The Interplay of Primary and Secondary Sources

  • If you're searching for primary sources on a topic, one good place to look is a secondary source that cites original texts, manuscripts, and archives.
  • Conversely, published editions of primary sources will often cite secondary sources for added context, commentary, and history.

A good starting point for finding both primary and secondary sources is a reference work or bibliography.The electronic collection Oxford Reference Online lets you search across hundreds of reliable reference sources.

You can also find reference works in HOLLIS by combining your subject with keywords like Encyclopedia, Guide, Dictionary, Handbook, Companion, or Introduction.

  • Search HOLLIS (especially using subject headings) and online databases (see the examples in this guide).

A Few Extra Tips

► To find subject headings for browsing, bring up the HOLLIS record for a book you already know about; or do a keyword search for your topic, such as Chicago street art or Jewish American identity or Middle Eastern Americans. (This is how I found the subject headings suggested on the following pages.)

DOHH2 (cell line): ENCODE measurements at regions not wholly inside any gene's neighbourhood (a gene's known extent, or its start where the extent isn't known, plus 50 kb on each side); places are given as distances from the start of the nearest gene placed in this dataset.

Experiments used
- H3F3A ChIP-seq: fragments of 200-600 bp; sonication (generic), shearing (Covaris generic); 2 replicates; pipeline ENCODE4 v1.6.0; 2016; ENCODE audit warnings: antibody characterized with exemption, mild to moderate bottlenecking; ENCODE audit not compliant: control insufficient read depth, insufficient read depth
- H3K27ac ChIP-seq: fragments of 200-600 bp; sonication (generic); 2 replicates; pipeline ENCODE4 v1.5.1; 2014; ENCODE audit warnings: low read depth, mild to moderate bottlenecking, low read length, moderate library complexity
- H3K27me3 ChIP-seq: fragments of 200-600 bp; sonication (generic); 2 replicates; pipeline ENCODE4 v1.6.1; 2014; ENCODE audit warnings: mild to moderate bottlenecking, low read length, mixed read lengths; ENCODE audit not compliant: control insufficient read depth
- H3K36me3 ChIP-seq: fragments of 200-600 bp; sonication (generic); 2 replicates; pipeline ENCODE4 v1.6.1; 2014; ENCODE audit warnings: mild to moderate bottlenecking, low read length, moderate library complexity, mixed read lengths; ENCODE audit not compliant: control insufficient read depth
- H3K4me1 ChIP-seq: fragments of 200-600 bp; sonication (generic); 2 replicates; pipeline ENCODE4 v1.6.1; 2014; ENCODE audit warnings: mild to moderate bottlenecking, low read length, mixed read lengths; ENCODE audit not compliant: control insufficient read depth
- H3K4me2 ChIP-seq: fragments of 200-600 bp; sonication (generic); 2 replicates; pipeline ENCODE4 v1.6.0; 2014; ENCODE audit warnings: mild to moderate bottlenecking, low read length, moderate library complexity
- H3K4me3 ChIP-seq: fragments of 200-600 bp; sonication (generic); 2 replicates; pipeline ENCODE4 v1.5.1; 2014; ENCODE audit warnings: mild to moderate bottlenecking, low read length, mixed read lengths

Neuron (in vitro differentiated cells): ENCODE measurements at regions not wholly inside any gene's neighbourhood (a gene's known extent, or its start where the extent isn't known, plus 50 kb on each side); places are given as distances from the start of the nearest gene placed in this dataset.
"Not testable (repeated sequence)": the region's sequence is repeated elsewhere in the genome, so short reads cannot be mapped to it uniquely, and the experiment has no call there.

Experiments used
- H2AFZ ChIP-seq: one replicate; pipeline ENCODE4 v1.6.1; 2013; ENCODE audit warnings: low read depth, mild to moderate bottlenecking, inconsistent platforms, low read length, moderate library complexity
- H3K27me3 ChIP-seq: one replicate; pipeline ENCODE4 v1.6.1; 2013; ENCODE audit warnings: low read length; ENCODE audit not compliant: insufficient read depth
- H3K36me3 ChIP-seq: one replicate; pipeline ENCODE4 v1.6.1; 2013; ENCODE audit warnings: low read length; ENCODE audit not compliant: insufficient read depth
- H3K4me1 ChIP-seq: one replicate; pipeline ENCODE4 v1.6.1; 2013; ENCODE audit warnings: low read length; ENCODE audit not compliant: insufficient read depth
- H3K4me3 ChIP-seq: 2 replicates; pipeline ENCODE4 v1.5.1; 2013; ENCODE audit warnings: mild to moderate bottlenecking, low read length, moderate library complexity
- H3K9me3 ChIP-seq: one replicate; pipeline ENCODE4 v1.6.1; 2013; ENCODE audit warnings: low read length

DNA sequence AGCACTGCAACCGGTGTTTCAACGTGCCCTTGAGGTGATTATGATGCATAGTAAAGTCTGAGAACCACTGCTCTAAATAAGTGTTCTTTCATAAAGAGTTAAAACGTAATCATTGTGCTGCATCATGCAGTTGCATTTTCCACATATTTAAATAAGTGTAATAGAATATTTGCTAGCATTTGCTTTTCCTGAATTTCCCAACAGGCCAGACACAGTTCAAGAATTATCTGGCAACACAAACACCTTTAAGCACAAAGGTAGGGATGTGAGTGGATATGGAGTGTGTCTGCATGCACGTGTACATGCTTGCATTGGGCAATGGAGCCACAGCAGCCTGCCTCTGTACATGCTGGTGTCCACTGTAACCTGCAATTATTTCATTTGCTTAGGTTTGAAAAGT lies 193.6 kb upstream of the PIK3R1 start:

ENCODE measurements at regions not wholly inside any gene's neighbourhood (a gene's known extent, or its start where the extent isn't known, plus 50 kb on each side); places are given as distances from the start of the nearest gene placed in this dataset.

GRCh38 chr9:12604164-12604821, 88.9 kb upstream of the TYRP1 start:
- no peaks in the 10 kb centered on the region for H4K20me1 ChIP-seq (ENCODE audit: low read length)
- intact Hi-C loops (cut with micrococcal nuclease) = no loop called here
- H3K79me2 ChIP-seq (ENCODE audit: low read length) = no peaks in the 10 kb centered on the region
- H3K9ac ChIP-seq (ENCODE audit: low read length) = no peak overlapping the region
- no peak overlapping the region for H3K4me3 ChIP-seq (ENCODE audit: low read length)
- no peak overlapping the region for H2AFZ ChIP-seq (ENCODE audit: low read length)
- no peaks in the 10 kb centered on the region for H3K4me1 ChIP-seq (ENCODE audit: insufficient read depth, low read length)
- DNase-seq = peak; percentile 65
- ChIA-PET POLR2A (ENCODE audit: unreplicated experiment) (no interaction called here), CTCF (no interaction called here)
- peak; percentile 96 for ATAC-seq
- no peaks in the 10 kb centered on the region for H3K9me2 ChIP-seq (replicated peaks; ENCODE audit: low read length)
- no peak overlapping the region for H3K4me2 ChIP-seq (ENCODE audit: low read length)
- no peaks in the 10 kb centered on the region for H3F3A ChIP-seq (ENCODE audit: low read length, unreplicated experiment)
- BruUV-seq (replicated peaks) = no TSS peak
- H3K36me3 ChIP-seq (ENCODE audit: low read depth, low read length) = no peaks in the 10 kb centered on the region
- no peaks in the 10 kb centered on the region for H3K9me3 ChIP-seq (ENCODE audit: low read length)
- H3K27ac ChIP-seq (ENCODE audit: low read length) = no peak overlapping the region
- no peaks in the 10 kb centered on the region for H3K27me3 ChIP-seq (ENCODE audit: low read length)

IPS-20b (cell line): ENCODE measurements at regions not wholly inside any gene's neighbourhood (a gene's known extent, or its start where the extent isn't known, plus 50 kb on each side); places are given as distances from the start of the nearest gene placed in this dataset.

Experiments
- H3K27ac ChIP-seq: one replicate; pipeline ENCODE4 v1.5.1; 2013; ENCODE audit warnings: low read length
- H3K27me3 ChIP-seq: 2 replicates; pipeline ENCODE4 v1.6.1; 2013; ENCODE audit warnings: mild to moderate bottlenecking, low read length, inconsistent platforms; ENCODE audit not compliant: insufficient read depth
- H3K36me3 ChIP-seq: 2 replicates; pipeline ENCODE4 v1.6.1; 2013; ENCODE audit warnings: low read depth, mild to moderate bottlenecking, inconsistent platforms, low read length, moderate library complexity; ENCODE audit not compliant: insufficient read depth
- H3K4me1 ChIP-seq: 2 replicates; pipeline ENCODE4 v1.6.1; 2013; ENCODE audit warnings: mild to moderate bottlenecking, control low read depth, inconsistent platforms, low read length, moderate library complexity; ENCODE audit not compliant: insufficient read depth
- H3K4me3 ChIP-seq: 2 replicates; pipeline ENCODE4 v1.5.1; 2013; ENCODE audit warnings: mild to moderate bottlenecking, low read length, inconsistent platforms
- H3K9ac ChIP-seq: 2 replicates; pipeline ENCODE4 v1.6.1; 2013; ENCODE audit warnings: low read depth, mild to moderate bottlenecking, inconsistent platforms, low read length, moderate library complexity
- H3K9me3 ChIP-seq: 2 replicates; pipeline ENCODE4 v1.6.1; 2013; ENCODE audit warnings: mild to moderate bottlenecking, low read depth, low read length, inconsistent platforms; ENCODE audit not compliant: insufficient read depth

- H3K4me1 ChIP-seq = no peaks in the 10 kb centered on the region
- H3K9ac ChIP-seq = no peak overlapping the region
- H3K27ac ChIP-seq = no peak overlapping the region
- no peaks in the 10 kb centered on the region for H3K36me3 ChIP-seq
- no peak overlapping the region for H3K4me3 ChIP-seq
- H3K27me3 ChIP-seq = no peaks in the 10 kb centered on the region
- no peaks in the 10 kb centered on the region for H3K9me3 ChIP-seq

► When you're typing a subject heading into HOLLIS, you don't need to type the dashes: Street Art Illinois Chicago Guidebooks.

► Use the Advanced Search in HOLLIS to combine a subject heading with other keywords, e.g.

  • Subject Middle Eastern Americans (or Iranian Americans, etc.) + Keyword culture
  • Subject Street art + Keyword Chicago
  • Subject Jews United States + Keyword identity

► If the HOLLIS record for a book doesn't tell you enough about its contents, try searching for the book in Google Books. Even if the entire text is not available, you can often get a substantial preview, and search by keyword to see if the book mentions a particular topic.

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Steve Kuehler